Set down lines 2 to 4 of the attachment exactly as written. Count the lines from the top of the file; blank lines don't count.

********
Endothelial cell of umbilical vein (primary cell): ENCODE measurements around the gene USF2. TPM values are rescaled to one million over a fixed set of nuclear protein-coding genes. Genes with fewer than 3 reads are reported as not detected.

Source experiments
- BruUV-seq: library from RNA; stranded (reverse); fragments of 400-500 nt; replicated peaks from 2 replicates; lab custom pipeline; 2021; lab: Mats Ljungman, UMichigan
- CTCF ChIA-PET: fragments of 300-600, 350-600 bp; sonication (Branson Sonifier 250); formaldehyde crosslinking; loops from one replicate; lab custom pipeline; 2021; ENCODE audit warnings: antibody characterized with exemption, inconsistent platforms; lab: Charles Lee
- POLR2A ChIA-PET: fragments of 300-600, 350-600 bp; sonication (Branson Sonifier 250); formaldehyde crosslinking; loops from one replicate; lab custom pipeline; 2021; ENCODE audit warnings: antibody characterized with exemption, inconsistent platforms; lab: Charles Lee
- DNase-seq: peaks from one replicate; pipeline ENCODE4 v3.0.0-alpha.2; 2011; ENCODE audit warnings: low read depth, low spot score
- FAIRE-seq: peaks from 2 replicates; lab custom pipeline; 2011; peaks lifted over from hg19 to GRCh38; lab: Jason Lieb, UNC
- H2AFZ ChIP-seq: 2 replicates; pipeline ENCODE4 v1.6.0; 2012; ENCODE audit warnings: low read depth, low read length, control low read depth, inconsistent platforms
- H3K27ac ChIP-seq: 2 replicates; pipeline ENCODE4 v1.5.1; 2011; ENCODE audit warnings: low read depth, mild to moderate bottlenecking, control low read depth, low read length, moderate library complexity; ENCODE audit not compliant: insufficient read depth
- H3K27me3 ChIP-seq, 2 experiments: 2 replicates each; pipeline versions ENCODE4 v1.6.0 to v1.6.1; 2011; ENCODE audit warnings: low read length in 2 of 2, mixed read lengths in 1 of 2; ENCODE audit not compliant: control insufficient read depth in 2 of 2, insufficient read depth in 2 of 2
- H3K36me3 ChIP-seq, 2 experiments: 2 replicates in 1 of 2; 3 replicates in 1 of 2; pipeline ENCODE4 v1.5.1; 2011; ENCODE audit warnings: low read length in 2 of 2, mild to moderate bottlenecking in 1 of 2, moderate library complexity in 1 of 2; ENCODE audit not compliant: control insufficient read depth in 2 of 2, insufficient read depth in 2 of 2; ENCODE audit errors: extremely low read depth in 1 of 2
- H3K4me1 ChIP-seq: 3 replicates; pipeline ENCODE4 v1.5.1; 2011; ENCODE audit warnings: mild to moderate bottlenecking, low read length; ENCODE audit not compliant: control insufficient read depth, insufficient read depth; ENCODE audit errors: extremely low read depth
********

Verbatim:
Source experiments
- BruUV-seq: library from RNA; stranded (reverse); fragments of 400-500 nt; replicated peaks from 2 replicates; lab custom pipeline; 2021; lab: Mats Ljungman, UMichigan
- CTCF ChIA-PET: fragments of 300-600, 350-600 bp; sonication (Branson Sonifier 250); formaldehyde crosslinking; loops from one replicate; lab custom pipeline; 2021; ENCODE audit warnings: antibody characterized with exemption, inconsistent platforms; lab: Charles Lee